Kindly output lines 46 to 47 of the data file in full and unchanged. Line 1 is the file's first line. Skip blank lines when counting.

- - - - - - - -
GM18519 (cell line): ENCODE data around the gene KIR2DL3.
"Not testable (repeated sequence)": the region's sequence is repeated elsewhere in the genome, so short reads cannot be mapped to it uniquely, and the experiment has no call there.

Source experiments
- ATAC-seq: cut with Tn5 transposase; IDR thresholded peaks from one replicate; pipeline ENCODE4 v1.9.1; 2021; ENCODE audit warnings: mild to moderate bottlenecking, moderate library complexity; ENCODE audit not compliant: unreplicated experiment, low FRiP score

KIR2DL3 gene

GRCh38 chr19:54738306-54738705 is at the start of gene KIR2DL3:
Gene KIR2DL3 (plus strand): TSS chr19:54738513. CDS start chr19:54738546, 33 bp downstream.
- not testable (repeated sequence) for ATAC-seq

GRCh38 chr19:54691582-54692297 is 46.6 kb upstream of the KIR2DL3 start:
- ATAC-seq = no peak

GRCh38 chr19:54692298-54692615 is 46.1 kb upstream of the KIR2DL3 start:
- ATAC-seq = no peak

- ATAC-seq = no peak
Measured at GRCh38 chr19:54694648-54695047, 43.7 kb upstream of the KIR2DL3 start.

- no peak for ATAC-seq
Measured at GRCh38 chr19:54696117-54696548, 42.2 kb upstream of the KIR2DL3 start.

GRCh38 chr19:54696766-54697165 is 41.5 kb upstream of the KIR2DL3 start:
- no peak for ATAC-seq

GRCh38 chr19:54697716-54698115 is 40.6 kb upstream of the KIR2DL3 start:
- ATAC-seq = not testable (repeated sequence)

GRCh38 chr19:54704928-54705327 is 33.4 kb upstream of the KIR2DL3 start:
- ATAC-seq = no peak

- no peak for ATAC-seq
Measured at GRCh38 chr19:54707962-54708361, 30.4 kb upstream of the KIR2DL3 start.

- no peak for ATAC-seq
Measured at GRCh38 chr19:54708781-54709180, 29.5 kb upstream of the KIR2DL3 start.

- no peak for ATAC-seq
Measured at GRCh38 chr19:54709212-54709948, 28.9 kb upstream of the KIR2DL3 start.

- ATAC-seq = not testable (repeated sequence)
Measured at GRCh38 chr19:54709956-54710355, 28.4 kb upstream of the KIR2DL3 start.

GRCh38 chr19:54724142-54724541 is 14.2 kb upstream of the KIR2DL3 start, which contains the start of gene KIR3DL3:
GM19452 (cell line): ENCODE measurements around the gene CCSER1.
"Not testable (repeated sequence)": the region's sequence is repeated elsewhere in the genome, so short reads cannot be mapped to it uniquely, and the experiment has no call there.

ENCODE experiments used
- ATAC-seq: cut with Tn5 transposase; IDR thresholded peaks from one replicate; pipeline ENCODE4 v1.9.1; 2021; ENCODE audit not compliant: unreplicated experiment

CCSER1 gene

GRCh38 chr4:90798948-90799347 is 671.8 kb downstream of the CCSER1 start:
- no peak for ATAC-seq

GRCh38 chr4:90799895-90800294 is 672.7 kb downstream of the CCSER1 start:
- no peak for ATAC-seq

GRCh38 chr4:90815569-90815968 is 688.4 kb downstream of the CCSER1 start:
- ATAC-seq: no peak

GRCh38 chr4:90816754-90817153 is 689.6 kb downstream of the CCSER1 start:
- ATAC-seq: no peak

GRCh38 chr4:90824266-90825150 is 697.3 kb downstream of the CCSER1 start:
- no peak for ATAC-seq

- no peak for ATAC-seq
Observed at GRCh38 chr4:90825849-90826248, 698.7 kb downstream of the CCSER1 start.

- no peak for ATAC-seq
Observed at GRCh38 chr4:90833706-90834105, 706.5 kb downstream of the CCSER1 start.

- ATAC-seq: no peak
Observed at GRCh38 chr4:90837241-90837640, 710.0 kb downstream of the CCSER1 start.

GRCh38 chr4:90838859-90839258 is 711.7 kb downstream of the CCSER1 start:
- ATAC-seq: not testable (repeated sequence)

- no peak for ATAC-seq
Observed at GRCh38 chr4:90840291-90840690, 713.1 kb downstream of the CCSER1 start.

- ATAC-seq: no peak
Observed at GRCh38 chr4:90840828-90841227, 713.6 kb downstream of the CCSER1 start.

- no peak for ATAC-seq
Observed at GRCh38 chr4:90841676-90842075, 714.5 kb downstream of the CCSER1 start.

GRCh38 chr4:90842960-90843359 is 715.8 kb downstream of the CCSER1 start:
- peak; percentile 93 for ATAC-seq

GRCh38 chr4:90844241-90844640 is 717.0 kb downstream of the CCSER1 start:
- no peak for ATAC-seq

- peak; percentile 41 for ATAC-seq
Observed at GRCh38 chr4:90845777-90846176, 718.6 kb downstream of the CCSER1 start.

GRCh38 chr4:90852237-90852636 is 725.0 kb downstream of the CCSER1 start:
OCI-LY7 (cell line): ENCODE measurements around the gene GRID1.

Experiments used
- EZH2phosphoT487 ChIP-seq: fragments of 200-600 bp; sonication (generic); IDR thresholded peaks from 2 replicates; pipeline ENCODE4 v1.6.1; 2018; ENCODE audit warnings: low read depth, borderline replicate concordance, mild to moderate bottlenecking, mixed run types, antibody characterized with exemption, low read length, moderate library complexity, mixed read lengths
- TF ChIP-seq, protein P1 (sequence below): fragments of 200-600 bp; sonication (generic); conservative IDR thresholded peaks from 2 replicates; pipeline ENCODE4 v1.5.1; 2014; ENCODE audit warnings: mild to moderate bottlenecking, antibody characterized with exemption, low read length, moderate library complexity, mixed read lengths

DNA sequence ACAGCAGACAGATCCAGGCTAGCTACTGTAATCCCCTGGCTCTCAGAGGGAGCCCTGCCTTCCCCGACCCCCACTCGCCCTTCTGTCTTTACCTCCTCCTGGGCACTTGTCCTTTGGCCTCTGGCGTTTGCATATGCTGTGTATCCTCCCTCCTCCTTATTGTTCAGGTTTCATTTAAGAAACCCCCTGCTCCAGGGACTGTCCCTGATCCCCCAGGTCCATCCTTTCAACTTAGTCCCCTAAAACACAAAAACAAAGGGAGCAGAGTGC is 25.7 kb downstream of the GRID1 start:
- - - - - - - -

- no peak for ATAC-seq

- no peak for ATAC-seq